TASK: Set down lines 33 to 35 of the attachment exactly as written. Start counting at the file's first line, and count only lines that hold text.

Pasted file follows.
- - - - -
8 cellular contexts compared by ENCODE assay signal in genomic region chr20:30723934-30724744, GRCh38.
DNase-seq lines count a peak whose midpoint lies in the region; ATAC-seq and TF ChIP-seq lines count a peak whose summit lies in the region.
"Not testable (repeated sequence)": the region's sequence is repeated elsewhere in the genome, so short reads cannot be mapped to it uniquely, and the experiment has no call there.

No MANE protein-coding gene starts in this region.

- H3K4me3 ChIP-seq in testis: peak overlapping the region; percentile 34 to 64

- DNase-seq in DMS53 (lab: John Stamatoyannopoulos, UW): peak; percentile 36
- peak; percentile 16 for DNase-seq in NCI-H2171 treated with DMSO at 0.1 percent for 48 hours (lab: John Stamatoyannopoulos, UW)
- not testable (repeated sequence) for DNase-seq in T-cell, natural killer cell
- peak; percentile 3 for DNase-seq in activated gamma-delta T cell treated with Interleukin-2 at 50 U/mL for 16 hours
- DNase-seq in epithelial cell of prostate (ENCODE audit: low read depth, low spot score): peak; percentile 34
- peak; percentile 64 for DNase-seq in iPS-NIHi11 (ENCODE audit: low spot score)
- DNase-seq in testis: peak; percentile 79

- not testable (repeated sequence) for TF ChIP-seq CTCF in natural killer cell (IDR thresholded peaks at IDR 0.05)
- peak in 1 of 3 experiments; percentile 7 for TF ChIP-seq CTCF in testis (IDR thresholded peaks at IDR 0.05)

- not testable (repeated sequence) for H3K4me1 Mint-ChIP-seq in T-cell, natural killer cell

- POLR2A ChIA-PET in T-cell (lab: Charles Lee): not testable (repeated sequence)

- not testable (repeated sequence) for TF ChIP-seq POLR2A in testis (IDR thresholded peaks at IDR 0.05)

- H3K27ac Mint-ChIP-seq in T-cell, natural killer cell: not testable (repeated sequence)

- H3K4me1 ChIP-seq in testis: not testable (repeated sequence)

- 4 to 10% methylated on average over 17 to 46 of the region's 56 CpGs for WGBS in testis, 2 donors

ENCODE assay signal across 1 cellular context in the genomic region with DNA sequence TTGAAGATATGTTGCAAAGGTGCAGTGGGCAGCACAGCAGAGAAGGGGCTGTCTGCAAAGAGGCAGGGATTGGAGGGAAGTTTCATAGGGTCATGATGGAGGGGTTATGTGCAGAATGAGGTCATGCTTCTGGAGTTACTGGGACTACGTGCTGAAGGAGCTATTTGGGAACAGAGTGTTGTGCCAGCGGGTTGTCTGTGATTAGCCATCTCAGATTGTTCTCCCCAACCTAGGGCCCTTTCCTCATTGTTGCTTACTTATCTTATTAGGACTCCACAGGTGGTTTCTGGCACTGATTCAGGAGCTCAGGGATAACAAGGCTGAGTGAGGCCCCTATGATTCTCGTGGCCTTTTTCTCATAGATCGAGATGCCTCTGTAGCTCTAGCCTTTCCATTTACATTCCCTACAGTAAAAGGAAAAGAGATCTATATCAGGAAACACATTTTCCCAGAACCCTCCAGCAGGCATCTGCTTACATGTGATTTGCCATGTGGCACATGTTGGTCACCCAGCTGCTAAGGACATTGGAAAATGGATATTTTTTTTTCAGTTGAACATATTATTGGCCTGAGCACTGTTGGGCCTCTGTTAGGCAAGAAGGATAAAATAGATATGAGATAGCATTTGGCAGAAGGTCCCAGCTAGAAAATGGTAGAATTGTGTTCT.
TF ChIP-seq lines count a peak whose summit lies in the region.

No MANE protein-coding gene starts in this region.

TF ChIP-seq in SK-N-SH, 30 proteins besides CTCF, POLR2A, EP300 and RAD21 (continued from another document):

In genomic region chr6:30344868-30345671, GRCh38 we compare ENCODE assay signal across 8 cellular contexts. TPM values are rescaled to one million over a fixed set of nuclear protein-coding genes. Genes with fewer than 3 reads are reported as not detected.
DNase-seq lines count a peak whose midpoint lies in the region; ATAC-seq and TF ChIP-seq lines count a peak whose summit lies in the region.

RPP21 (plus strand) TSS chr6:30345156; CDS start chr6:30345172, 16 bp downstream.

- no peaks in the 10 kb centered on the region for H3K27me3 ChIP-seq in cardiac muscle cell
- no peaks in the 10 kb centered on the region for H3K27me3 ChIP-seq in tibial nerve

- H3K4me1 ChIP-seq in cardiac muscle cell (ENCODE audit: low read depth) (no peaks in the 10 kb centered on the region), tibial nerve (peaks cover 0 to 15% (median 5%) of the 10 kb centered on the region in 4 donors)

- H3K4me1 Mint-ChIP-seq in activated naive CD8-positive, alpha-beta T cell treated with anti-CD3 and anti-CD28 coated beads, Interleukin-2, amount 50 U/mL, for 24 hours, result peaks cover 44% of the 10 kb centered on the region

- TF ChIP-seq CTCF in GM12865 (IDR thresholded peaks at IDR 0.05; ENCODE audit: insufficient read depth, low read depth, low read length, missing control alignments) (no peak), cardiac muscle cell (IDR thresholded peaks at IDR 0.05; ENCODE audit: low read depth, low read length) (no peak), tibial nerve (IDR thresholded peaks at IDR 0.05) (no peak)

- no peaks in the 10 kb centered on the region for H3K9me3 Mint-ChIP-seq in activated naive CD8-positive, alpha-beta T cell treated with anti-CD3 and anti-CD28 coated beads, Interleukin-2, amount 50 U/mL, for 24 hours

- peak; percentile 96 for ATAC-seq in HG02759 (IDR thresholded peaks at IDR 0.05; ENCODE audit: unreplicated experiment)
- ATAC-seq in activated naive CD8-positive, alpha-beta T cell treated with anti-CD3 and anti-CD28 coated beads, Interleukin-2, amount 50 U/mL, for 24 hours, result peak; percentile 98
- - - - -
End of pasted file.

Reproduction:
- no peaks in the 10 kb centered on the region for H3K9me3 Mint-ChIP-seq in activated naive CD8-positive, alpha-beta T cell treated with anti-CD3 and anti-CD28 coated beads, Interleukin-2, amount 50 U/mL, for 24 hours

- peak; percentile 96 for ATAC-seq in HG02759 (IDR thresholded peaks at IDR 0.05; ENCODE audit: unreplicated experiment)
- ATAC-seq in activated naive CD8-positive, alpha-beta T cell treated with anti-CD3 and anti-CD28 coated beads, Interleukin-2, amount 50 U/mL, for 24 hours, result peak; percentile 98